• The flowchart and block diagrams in the Figures illustrate the architecture, functionality, and operation of possible implementations of systems, methods, and computer program products according to various embodiments of the present invention. In this regard, each block in the flowchart or block diagrams may represent a module, segment, or portion of instructions, which comprises one or more executable instructions for implementing the specified logical function(s). In some alternative implementations, the functions noted in the block may occur out of the order noted in the figures. For example, two blocks shown in succession may, in fact, be executed substantially concurrently, or the blocks may sometimes be executed in the reverse order, depending upon the functionality involved. It will also be noted that each block of the block diagrams and/or flowchart illustration, and combinations of blocks in the block diagrams and/or flowchart illustration, can be implemented by special purpose hardware-based systems that perform the specified functions or acts or carry out combinations of special purpose hardware and computer instructions.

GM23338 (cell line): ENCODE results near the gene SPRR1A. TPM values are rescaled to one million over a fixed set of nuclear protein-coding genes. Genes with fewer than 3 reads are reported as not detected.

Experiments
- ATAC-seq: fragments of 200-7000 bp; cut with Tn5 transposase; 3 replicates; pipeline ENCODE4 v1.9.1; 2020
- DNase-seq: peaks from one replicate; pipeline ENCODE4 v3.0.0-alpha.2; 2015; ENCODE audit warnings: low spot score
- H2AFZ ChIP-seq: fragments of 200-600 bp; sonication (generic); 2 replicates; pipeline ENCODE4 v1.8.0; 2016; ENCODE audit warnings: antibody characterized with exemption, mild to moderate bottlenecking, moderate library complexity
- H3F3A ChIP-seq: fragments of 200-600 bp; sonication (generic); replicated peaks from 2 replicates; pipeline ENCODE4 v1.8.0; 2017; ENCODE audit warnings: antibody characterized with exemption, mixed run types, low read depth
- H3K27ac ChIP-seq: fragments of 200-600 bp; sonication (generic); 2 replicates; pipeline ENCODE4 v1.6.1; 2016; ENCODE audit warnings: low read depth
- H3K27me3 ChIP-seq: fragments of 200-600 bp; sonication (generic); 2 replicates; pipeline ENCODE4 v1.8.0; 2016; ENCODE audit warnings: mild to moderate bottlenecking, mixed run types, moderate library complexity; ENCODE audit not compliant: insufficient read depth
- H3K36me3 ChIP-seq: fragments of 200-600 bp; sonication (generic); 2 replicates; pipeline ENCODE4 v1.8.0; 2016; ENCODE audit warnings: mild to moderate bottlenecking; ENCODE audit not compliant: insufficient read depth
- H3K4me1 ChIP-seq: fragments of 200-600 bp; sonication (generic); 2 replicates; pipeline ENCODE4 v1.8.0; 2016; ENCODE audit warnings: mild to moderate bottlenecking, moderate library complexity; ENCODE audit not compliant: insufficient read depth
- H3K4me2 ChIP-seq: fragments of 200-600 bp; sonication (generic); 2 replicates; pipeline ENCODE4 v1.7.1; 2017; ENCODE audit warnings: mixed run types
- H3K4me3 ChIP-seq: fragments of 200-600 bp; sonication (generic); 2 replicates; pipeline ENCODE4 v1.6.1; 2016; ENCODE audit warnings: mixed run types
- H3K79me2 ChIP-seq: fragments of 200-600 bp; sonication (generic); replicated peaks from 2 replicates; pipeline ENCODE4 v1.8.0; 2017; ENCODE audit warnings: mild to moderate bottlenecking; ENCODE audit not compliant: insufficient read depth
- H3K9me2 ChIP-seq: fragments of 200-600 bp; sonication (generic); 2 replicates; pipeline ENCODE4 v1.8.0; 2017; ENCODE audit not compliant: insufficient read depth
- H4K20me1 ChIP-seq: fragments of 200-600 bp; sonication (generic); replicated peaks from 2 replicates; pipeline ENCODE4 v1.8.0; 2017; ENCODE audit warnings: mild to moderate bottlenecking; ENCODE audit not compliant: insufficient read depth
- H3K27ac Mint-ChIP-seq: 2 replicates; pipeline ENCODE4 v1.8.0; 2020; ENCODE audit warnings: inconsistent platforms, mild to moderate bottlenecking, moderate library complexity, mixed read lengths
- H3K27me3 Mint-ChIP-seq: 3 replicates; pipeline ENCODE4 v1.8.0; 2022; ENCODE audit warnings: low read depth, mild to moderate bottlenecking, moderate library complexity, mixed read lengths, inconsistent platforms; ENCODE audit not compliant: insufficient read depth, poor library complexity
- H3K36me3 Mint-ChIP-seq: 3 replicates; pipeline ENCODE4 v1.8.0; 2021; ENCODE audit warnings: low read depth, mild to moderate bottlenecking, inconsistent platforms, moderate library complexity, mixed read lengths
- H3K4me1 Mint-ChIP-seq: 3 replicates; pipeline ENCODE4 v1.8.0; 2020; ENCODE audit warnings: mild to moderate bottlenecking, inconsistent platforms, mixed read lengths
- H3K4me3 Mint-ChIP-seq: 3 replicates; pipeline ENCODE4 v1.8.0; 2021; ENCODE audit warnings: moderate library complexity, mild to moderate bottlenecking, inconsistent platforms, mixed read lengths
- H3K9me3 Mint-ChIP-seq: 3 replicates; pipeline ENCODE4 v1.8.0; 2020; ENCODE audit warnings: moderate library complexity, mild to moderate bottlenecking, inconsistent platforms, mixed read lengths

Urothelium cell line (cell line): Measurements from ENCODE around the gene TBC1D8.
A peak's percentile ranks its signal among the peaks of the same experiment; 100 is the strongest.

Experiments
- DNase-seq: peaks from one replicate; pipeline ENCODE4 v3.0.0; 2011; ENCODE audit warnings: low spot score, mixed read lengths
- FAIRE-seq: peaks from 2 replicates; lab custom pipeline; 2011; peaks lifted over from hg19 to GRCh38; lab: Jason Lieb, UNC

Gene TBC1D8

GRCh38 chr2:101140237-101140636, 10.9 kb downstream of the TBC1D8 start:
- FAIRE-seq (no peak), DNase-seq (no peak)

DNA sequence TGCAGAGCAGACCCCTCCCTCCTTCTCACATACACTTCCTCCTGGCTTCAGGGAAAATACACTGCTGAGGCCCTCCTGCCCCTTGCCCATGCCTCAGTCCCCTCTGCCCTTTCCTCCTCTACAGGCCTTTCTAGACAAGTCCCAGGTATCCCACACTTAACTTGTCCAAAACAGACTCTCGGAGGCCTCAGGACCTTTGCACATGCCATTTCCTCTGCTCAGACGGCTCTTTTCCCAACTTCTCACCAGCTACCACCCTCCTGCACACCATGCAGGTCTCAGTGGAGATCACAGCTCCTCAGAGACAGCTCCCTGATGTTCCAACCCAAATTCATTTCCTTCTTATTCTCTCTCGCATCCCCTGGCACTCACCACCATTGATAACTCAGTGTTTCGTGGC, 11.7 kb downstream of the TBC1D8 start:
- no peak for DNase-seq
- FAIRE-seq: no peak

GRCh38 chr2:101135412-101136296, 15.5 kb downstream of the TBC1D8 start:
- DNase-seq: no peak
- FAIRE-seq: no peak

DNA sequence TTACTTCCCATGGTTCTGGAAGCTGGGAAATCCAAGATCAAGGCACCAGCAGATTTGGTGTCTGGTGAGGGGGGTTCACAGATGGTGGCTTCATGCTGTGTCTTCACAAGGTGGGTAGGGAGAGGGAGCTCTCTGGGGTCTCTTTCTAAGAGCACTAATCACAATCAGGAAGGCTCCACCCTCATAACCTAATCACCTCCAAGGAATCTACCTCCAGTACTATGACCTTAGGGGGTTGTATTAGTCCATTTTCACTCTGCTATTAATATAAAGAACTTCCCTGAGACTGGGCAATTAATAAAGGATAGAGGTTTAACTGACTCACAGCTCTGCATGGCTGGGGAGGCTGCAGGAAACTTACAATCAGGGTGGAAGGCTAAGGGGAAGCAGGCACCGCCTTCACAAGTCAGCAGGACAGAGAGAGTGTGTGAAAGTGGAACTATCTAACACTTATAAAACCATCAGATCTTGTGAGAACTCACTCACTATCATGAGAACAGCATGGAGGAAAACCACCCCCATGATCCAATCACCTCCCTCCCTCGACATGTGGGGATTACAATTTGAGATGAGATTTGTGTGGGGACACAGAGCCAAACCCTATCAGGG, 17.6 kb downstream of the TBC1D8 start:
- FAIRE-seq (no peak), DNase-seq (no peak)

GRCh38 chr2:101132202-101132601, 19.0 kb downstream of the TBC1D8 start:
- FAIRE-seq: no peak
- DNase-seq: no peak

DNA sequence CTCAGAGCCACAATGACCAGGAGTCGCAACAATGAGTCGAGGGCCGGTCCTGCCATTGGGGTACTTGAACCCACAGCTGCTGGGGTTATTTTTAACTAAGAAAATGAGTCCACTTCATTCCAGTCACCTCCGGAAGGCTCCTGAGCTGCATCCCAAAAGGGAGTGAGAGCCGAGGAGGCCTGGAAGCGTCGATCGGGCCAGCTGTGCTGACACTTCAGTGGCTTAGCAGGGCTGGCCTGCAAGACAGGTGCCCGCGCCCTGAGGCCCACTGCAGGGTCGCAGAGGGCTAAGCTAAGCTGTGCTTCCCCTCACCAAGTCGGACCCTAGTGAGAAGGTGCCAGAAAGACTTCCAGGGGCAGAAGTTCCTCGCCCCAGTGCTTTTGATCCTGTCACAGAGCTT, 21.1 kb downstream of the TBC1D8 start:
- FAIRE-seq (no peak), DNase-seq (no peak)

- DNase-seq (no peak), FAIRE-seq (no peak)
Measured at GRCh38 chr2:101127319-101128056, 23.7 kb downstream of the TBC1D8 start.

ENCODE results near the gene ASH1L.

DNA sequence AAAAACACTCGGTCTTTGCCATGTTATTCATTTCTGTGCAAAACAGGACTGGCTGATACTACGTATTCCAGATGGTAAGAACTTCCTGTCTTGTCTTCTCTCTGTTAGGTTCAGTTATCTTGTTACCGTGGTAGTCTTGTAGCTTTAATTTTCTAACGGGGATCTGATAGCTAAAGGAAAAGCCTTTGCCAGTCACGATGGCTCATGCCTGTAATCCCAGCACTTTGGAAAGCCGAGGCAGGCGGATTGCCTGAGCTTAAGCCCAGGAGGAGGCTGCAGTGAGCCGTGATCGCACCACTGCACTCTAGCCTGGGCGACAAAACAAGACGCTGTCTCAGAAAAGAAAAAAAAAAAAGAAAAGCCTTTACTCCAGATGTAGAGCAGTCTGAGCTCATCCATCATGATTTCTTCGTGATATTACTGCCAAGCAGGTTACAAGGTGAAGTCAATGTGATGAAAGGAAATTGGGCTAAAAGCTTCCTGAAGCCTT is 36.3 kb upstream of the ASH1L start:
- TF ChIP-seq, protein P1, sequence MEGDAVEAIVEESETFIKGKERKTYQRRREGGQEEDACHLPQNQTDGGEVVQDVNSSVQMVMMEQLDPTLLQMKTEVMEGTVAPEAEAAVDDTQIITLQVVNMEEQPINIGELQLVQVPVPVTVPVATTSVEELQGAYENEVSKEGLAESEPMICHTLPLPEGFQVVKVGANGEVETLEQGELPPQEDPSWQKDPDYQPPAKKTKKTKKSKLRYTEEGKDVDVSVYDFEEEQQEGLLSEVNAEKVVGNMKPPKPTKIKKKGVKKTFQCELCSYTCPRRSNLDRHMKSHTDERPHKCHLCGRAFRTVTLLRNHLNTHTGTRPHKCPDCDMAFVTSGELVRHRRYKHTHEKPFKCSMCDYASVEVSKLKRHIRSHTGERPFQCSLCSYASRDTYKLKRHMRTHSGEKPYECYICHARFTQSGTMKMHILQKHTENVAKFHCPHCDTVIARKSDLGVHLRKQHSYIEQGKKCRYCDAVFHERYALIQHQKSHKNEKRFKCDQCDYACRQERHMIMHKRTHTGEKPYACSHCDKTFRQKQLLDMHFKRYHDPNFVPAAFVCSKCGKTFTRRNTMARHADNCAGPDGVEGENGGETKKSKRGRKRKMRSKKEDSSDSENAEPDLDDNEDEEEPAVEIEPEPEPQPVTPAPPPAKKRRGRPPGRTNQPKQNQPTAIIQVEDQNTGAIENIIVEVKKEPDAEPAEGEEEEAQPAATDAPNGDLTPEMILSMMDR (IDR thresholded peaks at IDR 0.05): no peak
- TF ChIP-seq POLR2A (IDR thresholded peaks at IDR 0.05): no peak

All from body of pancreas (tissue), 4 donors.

• The descriptions of the various embodiments of the present invention have been presented for purposes of illustration, but are not intended to be exhaustive or limited to the embodiments disclosed. Many modifications and variations will be apparent to those of ordinary skill in the art without departing from the scope and spirit of the invention. The terminology used herein was chosen to best explain the principles of the embodiment, the practical application or technical improvement over technologies found in the marketplace, or to enable others of ordinary skill in the art to understand the embodiments disclosed herein.

Claims (20)

What is claimed is:
1. A method for container communication, comprising:
determining, by one or more processors, whether a message from a first machine is destined for a container on a second machine, wherein the second machine is at a physically different geographical location from the first machine;